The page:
Why are we afraid of ghosts

The fear and the ghosts

by Doris Joachim-Storch, advisor for divine service, Center for Annunciation

“You have to come quickly. Now they are all really crazy. ”We are at confirmation time. The girl who calls me is usually pretty brash and not that easy to shake. On the way she tells me what happened. Some girls have reportedly seen a ghostly hand burned a cross on the door of their room. And she is also sure that something was there. Somehow.

In any case, she spontaneously took hairspray and made the cross disappear again. The spook is over. But the girls are still in a panic. And even the boys think it's possible that ghosts were at work.

I cannot get the youngsters down with reasonable arguments. I tell them about imagination, mass suggestion, a psychological state of emergency in the group and so on. In between, I hit her pretty rough. That helps a little. Because then her anger with me is greater than her fear. And then someone says: "If you believe that there is a God, then there can just as easily be spirits." "That is something completely different," I say immediately. But I notice: I can't really explain it. How does belief in God differ from belief in spirits?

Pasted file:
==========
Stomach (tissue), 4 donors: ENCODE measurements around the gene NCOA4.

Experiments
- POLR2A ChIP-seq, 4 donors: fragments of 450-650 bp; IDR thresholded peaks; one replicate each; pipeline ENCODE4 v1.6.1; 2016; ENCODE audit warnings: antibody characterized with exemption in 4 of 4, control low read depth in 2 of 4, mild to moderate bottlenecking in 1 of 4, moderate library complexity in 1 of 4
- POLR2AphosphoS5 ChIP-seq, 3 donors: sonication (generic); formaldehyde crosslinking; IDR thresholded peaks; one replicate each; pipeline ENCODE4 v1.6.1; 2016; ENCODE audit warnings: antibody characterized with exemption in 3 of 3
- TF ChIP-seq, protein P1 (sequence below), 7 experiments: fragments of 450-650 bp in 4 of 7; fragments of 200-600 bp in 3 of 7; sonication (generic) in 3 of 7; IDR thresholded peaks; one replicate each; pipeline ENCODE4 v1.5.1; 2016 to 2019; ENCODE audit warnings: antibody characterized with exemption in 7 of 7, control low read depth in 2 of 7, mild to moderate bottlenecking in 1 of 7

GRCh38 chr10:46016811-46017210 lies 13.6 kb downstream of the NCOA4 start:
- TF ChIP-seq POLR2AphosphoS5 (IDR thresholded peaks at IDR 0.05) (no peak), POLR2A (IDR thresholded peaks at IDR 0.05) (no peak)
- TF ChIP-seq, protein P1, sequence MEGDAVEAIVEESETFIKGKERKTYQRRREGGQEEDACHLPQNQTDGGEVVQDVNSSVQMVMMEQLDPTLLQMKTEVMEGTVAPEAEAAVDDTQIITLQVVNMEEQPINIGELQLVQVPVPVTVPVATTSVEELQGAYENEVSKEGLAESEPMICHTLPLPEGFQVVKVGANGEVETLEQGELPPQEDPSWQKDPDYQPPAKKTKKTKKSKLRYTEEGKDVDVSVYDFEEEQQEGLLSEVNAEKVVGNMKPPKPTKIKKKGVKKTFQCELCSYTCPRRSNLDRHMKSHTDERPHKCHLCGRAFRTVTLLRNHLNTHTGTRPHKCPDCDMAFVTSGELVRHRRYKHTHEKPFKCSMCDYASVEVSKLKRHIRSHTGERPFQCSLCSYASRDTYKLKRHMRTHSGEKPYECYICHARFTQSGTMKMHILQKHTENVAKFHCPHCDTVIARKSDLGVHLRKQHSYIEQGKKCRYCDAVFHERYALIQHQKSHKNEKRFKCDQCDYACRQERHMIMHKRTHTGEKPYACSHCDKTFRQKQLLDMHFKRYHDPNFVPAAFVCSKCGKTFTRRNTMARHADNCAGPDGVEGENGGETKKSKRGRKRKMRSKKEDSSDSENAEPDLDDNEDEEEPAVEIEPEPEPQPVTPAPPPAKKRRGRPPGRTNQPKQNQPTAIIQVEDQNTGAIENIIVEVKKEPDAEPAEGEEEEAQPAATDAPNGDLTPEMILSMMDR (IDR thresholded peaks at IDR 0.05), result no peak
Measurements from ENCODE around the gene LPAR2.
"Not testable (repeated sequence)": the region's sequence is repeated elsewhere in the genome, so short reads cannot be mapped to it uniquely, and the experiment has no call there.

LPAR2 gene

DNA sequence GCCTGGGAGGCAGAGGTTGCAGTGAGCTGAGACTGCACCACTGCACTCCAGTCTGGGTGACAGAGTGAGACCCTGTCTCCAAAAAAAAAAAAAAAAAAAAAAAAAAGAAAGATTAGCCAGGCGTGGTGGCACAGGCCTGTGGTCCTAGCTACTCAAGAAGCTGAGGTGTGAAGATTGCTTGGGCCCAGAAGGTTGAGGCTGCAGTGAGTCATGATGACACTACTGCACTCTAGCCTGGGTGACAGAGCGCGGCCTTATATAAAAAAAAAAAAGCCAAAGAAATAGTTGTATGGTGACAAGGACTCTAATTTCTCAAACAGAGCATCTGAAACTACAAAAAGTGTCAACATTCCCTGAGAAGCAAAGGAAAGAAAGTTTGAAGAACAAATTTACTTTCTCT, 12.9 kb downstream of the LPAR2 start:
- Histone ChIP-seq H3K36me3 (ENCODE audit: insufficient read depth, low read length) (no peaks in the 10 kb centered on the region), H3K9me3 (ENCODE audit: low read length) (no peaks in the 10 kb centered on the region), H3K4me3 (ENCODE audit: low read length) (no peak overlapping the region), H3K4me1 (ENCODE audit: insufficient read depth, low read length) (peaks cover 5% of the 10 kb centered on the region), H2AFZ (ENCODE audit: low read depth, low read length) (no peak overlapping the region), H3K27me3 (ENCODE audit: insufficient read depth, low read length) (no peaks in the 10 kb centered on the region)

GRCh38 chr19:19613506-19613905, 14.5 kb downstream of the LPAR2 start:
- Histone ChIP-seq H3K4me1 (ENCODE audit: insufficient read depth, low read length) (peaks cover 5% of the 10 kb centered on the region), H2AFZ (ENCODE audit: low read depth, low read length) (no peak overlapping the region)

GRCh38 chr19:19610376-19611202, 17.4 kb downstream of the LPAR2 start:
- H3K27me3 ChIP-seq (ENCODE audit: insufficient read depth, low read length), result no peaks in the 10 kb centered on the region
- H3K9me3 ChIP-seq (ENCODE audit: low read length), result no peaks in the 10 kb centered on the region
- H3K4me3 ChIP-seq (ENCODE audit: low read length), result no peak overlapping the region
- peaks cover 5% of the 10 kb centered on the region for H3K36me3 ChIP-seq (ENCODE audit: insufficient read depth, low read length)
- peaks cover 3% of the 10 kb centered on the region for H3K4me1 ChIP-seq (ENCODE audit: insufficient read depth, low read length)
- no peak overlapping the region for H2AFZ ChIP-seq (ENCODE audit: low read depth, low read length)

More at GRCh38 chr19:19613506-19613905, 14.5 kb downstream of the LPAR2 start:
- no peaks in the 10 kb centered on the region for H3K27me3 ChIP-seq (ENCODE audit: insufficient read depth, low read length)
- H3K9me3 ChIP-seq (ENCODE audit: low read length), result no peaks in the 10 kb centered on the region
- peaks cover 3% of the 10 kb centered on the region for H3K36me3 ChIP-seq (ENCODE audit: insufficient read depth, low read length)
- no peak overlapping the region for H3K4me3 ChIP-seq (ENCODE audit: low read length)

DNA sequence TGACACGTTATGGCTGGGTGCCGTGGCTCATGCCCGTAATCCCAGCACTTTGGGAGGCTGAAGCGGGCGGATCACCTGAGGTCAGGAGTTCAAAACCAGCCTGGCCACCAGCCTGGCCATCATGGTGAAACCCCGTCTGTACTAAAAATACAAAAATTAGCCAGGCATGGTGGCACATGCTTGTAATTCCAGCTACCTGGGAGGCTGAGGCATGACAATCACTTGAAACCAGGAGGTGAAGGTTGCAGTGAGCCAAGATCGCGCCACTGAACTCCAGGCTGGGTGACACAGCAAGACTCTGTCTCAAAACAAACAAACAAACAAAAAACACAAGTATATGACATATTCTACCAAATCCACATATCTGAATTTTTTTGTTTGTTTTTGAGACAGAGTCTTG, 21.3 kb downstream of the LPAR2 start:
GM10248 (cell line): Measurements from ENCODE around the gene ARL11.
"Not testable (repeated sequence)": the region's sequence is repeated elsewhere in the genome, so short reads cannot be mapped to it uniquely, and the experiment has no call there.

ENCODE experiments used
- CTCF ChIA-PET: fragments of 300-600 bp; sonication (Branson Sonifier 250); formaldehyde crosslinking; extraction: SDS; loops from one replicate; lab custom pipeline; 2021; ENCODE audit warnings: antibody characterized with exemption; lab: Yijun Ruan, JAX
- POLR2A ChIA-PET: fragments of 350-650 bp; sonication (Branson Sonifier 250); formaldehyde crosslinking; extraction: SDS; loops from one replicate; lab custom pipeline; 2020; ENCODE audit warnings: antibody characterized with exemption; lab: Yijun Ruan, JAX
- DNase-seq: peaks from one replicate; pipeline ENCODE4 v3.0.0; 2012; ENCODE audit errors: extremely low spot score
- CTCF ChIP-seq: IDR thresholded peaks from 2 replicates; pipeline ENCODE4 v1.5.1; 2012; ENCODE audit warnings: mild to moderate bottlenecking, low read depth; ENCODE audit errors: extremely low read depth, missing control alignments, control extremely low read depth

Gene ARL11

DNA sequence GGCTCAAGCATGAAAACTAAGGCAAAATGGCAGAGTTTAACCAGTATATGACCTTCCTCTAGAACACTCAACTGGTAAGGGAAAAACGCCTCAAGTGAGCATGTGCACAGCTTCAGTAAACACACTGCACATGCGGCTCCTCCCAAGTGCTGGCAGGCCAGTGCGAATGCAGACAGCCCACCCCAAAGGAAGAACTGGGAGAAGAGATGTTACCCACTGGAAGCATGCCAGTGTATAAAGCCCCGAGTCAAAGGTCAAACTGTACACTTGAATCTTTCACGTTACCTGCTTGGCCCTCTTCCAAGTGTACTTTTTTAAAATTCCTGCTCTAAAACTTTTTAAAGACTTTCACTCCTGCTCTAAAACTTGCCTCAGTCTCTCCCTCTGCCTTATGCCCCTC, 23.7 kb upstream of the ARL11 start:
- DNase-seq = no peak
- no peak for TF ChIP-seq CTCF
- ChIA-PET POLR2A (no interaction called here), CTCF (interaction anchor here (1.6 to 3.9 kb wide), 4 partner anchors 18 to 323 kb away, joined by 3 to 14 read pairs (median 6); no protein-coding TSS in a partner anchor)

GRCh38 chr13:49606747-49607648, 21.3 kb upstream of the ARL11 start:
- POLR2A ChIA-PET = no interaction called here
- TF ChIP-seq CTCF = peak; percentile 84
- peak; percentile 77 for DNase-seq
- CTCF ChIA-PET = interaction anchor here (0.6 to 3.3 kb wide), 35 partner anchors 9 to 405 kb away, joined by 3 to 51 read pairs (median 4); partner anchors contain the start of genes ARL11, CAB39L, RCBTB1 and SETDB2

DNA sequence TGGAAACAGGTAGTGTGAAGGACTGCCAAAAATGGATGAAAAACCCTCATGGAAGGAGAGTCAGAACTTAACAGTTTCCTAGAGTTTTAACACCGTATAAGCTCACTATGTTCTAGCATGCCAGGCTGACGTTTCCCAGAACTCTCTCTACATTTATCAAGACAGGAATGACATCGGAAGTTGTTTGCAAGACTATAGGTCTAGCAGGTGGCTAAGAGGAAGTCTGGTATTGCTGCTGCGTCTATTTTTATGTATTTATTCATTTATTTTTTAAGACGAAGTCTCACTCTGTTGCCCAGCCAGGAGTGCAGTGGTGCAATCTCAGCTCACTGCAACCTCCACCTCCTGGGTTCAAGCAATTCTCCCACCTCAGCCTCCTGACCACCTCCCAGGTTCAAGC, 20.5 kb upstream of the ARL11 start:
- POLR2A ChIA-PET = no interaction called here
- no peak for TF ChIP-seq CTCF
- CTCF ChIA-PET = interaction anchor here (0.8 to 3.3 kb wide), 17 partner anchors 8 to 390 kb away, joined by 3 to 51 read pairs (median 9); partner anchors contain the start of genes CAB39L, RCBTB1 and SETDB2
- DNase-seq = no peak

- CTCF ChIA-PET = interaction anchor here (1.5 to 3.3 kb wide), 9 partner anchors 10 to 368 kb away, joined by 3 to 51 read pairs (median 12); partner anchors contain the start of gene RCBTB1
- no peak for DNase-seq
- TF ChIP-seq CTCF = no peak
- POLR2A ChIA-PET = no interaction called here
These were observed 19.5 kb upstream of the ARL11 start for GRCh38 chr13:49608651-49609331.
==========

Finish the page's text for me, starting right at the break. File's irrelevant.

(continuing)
I'll try another argument and say that I'm entrusting my life to God, but not to any strange spirits. But that's why they could still exist, the young people counter immediately. Do I believe in angels? Yes, but they don't make such cheap hocus-pocus. Ultimately, I don't find a convincing argument against the existence of ghosts who paint crosses on doors. Fear cannot be overcome with rational arguments. And I am seriously considering whether there might be other forces between heaven and earth than those that we are scientifically researching. But what are ghosts for, except to frighten confirmands at night and to rob me of sleep?

I'll stick to it: I consider the burning cross to be a collective imagination. But I like the way that one girl courageously intervened with the hairspray. I tell you that. And it even has a famous predecessor. It is said of Martin Luther that he threw an inkwell at the devil. And when the fear was really bad, he'd show the devil his bare bottom. The confectioners have to laugh. Laughter is a great remedy for fear. And also: defending yourself and not being helpless are good remedies against fear. Whether there are ghosts or not. However, I can think of a better means than hairspray or an inkwell: namely, trust in God. It is definitely stronger than ghosts, if they exist.